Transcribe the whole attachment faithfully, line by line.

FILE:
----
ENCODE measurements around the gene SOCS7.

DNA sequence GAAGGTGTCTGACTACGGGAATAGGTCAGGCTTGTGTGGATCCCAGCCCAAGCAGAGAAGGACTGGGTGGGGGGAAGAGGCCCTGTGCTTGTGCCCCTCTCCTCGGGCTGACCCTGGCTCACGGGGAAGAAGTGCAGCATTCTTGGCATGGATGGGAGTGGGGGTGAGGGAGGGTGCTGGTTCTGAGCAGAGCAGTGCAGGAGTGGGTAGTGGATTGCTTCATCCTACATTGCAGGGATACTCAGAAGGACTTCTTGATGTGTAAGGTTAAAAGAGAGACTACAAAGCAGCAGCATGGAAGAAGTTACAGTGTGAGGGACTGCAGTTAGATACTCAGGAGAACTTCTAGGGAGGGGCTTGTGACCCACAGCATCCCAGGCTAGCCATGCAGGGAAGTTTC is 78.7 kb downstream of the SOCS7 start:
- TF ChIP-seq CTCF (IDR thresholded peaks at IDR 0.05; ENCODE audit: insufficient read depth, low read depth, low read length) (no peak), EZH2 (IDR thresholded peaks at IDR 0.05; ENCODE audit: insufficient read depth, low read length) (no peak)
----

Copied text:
ENCODE measurements around the gene SOCS7.

DNA sequence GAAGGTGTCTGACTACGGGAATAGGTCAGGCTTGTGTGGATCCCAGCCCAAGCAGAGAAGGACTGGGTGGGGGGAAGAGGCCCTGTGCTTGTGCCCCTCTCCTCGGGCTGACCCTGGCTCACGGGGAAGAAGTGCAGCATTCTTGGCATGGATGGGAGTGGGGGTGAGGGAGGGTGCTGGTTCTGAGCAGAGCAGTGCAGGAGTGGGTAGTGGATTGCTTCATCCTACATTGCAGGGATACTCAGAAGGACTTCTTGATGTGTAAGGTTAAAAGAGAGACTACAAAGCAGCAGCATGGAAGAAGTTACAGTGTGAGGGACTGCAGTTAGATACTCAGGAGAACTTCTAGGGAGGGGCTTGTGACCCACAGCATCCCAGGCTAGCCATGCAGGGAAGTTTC is 78.7 kb downstream of the SOCS7 start:
- TF ChIP-seq CTCF (IDR thresholded peaks at IDR 0.05; ENCODE audit: insufficient read depth, low read depth, low read length) (no peak), EZH2 (IDR thresholded peaks at IDR 0.05; ENCODE audit: insufficient read depth, low read length) (no peak)